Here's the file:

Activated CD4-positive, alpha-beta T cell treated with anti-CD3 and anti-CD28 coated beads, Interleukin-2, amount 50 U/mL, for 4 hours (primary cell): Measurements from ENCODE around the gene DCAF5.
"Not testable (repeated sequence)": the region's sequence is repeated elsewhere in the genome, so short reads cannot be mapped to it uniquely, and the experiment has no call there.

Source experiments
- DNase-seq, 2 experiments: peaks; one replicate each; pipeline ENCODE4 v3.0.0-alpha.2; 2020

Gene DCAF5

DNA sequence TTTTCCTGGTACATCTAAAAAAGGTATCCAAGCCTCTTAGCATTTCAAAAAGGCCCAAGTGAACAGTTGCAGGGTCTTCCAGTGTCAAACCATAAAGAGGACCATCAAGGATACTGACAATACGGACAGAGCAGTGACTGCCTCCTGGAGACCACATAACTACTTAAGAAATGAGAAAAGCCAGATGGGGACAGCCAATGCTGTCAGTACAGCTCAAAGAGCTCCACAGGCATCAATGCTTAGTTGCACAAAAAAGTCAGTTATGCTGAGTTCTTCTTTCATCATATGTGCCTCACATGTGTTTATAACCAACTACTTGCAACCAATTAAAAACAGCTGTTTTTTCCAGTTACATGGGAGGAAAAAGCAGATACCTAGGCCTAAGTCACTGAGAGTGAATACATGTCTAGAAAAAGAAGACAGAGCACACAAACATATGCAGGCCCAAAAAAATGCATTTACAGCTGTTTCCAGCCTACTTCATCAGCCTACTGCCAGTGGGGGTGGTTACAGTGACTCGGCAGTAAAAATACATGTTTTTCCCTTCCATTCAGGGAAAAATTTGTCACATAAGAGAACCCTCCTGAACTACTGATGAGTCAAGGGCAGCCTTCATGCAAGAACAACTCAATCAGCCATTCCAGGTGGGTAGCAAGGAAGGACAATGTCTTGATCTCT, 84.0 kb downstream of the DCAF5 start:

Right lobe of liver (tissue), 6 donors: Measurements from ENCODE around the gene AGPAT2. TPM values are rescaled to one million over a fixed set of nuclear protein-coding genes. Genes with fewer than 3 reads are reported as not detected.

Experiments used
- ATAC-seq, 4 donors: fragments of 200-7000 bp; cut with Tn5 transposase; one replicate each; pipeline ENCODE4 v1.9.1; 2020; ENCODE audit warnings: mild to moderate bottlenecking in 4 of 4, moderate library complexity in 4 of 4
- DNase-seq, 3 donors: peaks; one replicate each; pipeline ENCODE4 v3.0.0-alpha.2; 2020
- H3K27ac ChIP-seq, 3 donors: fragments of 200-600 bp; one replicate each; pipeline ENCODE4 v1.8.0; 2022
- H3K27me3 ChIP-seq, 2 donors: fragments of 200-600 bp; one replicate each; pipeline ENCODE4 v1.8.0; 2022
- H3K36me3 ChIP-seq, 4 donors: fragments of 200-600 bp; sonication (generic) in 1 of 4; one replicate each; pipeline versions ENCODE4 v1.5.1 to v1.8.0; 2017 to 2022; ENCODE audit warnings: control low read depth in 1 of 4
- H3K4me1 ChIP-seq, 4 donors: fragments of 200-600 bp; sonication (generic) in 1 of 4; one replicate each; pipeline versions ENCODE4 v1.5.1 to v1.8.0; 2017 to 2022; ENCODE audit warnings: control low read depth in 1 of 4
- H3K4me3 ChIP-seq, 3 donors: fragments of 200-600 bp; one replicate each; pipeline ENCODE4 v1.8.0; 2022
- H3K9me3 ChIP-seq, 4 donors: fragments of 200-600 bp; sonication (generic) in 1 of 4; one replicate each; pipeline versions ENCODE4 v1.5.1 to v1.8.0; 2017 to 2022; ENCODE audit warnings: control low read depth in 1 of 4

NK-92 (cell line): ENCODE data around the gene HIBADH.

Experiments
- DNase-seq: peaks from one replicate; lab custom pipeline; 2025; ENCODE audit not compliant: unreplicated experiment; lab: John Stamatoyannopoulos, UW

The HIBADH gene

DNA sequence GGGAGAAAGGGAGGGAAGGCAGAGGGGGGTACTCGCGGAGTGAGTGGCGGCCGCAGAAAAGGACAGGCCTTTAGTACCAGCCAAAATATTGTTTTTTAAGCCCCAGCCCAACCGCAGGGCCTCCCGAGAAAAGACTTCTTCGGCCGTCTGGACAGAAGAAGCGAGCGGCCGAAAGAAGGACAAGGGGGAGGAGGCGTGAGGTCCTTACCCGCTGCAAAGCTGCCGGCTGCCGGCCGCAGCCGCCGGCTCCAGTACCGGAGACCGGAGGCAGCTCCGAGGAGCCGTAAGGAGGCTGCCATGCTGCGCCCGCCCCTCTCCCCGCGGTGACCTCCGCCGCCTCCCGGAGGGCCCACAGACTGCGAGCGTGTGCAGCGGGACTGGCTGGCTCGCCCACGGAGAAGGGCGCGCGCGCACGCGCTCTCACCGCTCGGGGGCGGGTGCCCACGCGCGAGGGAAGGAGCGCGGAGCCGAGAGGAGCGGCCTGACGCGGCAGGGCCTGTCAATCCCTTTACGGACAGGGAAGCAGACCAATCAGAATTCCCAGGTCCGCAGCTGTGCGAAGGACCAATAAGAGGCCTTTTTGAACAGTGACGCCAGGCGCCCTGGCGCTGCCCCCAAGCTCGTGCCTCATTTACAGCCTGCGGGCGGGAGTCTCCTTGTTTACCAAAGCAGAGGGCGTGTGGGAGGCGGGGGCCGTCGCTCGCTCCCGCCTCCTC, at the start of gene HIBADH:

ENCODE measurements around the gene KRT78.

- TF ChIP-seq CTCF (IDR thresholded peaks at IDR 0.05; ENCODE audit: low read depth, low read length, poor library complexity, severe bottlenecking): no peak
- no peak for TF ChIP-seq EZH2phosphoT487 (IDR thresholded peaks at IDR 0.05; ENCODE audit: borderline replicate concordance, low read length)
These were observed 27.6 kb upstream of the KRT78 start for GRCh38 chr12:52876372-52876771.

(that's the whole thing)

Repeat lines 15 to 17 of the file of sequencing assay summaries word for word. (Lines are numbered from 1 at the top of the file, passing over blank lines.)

- H3K4me3 ChIP-seq, 3 donors: fragments of 200-600 bp; one replicate each; pipeline ENCODE4 v1.8.0; 2022
- H3K9me3 ChIP-seq, 4 donors: fragments of 200-600 bp; sonication (generic) in 1 of 4; one replicate each; pipeline versions ENCODE4 v1.5.1 to v1.8.0; 2017 to 2022; ENCODE audit warnings: control low read depth in 1 of 4

NK-92 (cell line): ENCODE data around the gene HIBADH.